DDA's apathy forces squash players to approach Delhi HC twice to use Commonwealth Games facility

Delhi Development Authority’s (DDA) Siri Fort sports complex can be a case study as to why the much trumpeted ‘pay & play scheme’ failed to take off despite all the hype it generated.

On Monday, Justice AK Chawla, while hearing a writ petition filed by Gaurav Nandrajog, who has played squash at the highest level and also serves as a coach, said that the DDA has to maintain parity with the last petition.

Justice Sanjeev Sachdeva, in his order dated 21 June, had directed DDA to allow players and their coaches in the complex as long as they pay for using the courts. In the same petition, he had asked DDA’s standing counsel Sanjeev Sabharwal to explain the why they had prohibited the players.

A general view of the squash facility at the Siri Fort Sports Complex, which was used during the 2010 Commonwealth Games. Reuters

A general view of the squash facility at the Siri Fort Sports Complex, which was used during the 2010 Commonwealth Games. Reuters

Sania Vats, India’s number one-ranked player in Under-17 girl’s category, Amira Singh (ranked one in U-15 girls), Anahat Singh (ranked one in U-11 girl’s category) and Mayank Sachdeva (U-15 boys) had approached the High Court during the summer vacations after they were stopped from using the services of their coach Amjad Khan. Khan incidentally played in the inaugural tournament that was held after the new facility was inaugurated just in time for the Commonwealth Games in 2010.

On receiving the order, DDA then stopped others from even playing and said only the above four petitioners will be allowed to use the facility as per court’s order.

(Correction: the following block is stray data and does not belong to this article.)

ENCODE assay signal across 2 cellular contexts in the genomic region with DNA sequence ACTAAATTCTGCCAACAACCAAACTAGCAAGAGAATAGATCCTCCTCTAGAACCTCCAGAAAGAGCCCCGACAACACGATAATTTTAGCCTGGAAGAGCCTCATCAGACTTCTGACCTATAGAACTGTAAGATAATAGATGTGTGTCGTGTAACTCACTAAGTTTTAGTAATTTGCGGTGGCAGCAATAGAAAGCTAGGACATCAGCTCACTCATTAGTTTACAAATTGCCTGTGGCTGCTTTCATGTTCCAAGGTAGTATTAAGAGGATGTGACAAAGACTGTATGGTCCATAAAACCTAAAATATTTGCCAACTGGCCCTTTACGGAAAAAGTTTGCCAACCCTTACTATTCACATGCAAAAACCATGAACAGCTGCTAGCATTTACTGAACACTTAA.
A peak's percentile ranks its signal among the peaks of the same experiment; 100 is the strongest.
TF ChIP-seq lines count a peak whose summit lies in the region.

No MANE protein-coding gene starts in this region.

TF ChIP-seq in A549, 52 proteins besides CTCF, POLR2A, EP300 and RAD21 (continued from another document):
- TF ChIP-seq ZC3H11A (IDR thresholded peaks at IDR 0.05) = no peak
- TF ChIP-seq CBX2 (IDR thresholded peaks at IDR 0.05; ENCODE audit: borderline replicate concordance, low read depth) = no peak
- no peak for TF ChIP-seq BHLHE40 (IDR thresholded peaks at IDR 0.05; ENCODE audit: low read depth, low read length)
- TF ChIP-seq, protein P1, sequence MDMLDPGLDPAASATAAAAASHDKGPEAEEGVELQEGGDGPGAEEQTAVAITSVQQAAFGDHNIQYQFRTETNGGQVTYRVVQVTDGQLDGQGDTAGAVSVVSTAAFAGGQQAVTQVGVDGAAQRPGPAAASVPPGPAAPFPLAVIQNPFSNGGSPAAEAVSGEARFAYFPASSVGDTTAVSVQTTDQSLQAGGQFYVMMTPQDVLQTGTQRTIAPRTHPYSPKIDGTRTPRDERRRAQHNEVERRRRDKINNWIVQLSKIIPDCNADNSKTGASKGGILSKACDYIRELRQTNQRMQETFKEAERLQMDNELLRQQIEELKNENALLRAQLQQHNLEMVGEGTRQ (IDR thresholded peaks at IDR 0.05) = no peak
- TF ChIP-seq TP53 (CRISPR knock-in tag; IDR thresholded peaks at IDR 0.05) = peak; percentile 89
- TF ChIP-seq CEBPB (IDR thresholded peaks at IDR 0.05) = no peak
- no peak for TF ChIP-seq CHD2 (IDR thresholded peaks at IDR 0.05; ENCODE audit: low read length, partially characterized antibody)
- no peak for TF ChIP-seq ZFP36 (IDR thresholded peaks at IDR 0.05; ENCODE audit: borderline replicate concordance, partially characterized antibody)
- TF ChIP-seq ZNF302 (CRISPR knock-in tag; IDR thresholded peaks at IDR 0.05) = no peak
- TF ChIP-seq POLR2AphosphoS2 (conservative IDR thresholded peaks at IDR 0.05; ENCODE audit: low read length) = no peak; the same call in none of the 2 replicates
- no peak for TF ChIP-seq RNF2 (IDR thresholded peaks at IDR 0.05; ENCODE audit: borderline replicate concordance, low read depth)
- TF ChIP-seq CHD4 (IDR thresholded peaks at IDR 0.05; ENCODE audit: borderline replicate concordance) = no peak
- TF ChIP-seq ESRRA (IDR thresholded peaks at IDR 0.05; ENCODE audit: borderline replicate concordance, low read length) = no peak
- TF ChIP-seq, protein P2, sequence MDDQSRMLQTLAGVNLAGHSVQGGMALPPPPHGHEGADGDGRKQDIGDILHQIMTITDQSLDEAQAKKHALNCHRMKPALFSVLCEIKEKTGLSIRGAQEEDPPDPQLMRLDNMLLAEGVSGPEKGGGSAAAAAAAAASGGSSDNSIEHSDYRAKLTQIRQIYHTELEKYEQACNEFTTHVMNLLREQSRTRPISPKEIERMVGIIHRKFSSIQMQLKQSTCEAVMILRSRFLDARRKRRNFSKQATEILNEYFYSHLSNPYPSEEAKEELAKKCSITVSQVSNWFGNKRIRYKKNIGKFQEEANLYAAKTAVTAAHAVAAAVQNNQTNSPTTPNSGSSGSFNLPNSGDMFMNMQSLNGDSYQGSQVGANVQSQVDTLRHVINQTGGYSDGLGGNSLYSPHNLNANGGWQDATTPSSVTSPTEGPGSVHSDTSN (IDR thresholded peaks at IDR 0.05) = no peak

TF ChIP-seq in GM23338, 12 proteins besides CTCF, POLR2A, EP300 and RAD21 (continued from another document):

Rahul Vashist, who recently won the St Stephen’s sports trial, was stopped from playing on the pretext that he was coaching.

Ananya Vir, Udayveer Arora,Shaurya Verma and Jyotiraditya Mishra — through their guardians — joined Nandrajog to get a favourable response in their favour.

Veteran player and activist Rahul Kumar said DDA had no arguments to make in the court on Tuesday. “The only argument that they made was that players should use their coaches. They couldn’t specify whether they were better than Gaurav Nandrajog, who has had a glorious career,” he said.

Nandrajog, who has been Delhi’s number one squash player for over a decade now, said Tuesday's direction was first of many steps that will help the sport.

“Today’s ruling is good in the sense it is the first step to correcting many of the pending issues here. But it is also a pointer to many that administrators cannot come in the progress of kids,” Nandrajog told this correspondent.

Trouble has been brewing for few years now as DDA, through its administrators had been limiting the use of the courts, the latest being that players cannot get their coaches while using the facility.

Lip service

But what is surprising is the fact that almost all the relevant authorities have been aware of this situation for two-three years and yet none took active interest to resolve the issue.

Players and guardians had written a number of letters to then Lt governor of Delhi Najeeb Jung, whose seat in office makes him the chairman of DDA. Even the sports ministry was aware.

As director general of SAI, Injeti Srinivas, who is also the present secretary sports, had written a letter dated 28 July, 2015 to DDA vice chairman Durga Shankar Mishra, to make the courts available for the Delhi players.

Representations have also been made to sports ministers Ajay Maken and Sarbananda Sonowal in the past and yet nothing was done in solving this issue.

The lack of interest from the authorities has also meant that facility is looking at major repairs despite being sparsely used.

The glass court has already been dismantled. Few of the courts too have taken a beating for lack of proper care.

“I am thinking to return to PSA circuit next season but where is the glass court? We have to fight for everything,” Gaurav added.


Published Date: Jul 11, 2017 03:58 pm | Updated Date: Jul 11, 2017 03:58 pm


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